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Discussion Starter · #1 ·
Hello WFF,

With the event of Puget Sound closing for coho and the short chinook season, I was thinking on taking a couple of trips out to Neah Bay. Unfortunately, I have no experience with this fishery but want to learn. I have a newer Alumaweld Styker 18' with a 90 Yamaha and kicker motor. Will this boat be enough for Neah Bay? I've heard stories that it gets pretty big out there, and that bigger the boat the better.
As far as gear goes, I have a couple of 8wts, and a 10wt, but will also need advice with lines and such.
Any advice would be greatly appreciated, and maybe in the near future a trip can be planned with a couple of you guys.

Thanks in advance,

Gerry
 

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Your boat will be fine. Just watch the weather closely and don't hesitate to bail if things look like they are turning. Lots of great water inside of Tatoosh as well so you don't have to worry about pushing it out into the ocean all the time either.

8 and 10 wts will be perfect. For me I like to use shooting head systems with T material heads. For the 8 wt an intermediate running line with a head of T14. (I just use the whole thirty feet that comes in a package, but you can cut that back a foot at a time to get it to where it feels best to you if you prefer).

10 wt is same setup with T17. Both will get you down there.

Rock fish, lings and salmon... Hard to beat a chartreuse over white flash tail Clouser.
 

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I ran a 17' Crestliner with a 50 HP Merc out at Neah for 6 years before I upgraded to my current 23' boat. I caught a ton of coho and rockfish out of that boat fishing along the shoreline and out in the rips inside the strait, so IMO you have enough boat for most of the time out there east of tatoosh. The farthest I ventured west in that boat was duncan rock. I would advise you not to run out into the open ocean in your boat even in calm conditions, as, depending on the tides, getting back into the strait can get nasty. Another concern is fog. It can appear very quickly out there and severely limit visibility, so you need to be mindful of fog. The swells can get big, but generally you can handle them as long as the duration is long and not combined with wind waves. You'll want to avoid squared seas (see link below).

All that noted, unless things have changed recently, I don't believe you'll be able to legally target coho in MA 4 this year. I suppose you can attempt to target kings in the rips with your 10 wt, a sinking line and a larger than normal clouser, but doing so you're about 100 times more likely to incidentally hook a coho than a chinook. Not sure how you'd feel about doing that, but I wouldn't recommend it as Neah is the only place where I regularly get checked by some form of enforcement agency (I've been inspected by the coast guard, county sheriff, and WDFW - sometimes twice on the same day). If you really want to target kings, I'd plan my trip around small tide changes and fish very early along the shoreline in with a heavy sinking line and weighted fly. I'll be doing the same out there this year.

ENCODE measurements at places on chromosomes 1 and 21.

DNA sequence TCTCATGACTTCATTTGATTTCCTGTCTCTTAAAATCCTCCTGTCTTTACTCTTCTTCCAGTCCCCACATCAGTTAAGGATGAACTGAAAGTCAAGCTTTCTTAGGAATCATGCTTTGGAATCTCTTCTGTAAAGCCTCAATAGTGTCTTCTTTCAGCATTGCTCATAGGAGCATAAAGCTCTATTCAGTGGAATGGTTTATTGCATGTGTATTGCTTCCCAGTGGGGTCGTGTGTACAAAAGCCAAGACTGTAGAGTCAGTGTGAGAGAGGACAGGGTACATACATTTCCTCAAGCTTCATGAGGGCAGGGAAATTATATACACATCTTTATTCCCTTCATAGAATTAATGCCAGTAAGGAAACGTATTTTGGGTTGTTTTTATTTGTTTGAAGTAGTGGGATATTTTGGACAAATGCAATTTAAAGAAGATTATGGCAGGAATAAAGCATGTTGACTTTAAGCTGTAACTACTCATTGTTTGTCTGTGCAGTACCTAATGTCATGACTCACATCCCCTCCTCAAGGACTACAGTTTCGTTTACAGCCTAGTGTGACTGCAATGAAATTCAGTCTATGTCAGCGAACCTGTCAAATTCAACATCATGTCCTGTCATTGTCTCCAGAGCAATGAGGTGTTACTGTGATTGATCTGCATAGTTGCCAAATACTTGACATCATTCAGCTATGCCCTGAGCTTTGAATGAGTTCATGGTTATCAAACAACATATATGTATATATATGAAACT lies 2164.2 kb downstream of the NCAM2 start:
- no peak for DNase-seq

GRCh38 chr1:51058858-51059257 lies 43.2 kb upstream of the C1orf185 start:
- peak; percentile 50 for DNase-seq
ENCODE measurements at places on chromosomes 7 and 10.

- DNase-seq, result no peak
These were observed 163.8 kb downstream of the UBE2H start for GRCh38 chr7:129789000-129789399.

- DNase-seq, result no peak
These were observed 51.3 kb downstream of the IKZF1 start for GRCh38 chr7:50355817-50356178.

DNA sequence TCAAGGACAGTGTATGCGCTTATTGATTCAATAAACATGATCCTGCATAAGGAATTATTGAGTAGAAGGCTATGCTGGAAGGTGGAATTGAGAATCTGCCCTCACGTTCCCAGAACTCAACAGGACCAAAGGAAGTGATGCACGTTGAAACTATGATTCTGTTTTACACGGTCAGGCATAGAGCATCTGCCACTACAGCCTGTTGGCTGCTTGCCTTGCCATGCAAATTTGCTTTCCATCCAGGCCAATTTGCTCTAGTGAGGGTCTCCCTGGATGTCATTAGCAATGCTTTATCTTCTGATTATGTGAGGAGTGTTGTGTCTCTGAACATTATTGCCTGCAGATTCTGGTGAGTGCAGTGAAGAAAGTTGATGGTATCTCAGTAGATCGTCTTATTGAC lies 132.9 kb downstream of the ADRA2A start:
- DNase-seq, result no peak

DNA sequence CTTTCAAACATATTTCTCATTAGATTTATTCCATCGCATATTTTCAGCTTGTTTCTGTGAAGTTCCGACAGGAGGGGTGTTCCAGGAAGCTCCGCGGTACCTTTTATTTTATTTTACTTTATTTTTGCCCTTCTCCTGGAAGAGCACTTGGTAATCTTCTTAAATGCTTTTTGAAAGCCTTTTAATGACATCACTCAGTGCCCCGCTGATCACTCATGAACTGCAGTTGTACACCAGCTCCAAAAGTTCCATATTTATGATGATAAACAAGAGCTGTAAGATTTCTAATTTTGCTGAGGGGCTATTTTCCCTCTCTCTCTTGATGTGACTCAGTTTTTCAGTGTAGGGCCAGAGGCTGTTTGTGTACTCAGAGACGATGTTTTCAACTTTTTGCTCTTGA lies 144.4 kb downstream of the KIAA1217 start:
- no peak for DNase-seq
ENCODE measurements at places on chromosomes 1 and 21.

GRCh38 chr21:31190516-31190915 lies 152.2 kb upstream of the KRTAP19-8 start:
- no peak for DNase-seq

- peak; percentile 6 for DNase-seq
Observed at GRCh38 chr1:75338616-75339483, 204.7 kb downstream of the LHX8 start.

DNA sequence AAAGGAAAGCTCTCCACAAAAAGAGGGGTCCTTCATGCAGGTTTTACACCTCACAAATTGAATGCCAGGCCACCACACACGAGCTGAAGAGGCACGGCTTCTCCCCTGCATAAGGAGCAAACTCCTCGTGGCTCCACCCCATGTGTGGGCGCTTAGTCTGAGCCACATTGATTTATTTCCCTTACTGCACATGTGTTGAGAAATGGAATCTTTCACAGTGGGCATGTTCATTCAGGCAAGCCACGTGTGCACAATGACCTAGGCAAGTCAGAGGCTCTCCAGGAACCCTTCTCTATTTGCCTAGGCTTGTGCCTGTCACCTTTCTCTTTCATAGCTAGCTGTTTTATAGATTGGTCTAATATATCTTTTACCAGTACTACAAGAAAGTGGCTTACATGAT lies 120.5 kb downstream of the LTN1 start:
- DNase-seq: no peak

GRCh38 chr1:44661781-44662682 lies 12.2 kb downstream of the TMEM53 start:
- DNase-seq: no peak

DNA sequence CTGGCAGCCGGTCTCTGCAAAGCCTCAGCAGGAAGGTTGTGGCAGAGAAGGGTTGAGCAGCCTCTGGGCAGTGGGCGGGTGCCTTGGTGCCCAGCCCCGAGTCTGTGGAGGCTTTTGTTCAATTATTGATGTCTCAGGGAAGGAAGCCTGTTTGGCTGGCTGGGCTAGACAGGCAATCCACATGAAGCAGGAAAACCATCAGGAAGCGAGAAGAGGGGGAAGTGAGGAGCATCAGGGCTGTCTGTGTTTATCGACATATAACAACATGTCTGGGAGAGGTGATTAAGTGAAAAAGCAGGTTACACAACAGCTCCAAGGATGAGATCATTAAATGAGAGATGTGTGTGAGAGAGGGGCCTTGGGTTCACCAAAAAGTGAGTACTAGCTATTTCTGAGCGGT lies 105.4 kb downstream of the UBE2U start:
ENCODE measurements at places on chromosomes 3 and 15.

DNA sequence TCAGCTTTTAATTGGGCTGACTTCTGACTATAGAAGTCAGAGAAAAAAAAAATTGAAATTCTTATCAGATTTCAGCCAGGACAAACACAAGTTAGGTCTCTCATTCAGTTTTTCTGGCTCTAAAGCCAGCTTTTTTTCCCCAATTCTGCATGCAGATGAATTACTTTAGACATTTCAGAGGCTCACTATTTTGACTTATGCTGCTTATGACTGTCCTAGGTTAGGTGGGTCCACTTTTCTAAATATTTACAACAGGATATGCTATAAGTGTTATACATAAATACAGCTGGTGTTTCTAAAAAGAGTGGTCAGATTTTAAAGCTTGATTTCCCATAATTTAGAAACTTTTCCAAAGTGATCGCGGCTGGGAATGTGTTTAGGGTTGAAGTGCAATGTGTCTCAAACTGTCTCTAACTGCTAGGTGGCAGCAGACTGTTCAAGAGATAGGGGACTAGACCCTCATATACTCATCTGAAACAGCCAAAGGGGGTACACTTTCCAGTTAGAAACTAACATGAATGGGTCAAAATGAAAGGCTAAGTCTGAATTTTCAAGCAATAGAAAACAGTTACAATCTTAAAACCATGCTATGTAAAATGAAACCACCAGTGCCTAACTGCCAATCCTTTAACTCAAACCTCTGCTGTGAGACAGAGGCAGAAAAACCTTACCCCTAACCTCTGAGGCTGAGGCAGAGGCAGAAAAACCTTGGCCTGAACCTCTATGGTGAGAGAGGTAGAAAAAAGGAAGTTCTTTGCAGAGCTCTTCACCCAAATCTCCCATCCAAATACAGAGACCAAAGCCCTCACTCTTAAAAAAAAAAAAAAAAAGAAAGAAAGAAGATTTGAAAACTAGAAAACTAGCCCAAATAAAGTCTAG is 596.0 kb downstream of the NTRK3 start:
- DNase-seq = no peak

http://www.leeroysramblings.com/Weather_Barcrossing_small_boat.htm
 

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Discussion Starter · #4 ·
Nick and Joepa,

Thank you for your advice, it is very encouraging and helpful. I will check out that leeroysramblings.com for the weather updates and familiarize myself with it slowly.

Nick, I've seen your youtube videos about Neah Bay and that got me pumped. Looks like a blast fishing for those bass.

Thanks again!
 

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Rockfish on the fly is about as fun as fishing gets IMO. Plenty of that to be found inside of Tatoosh. Coho in the rips is great fun as well but as noted not an option this year. Kings are possible though as Joepa said above you're far more likely to encounter coho. While I have my opinions on that that I won't get into here, the simple fact is that the more people who are out catching and releasing coho under the guise of fishing for chinook the higher the chance that the entire thing gets shut down. I'm honestly not sure how to target kings on the fly without encountering lots of coho as the only kings on the fly I've witnessed out there were hooked incidently while fishing the rips for coho. Certain places you'll encounter coho while targeting rock fish as well. Hooked a good handful while targeting them near Duncan rock in the past.

I think JoePa probably has the best idea... Sticking close to the shoreline along the kelp beds super early.

More than anything just play if safe out there. With a smaller boat it's important that you don't try to push things too far. There is no shame in calling it quits early if things look questionable. Things can take a turn for the worst so quickly that if you get any sort of doubt, it's best to just turn around. No shame in playing it safe. If nothing else you can always just hang out around Wadah. Plenty of rock fish and some lings to play with within sight of the bay. Lots of good water to the east towards Seal and Sail rock as well.

Really missing Neah this year but a new job is keeping me in Westport all summer.

Best of luck. If you make it out be sure to post up a report so I can live vicariously through you!
 

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Discussion Starter · #6 ·
Great advice Nick! I probably will not try for the chinook due to the fact I will encounter the coho. The rockfish look like a blast and maybe I'll hook into a lingcod. Looking forward to fishing!
 
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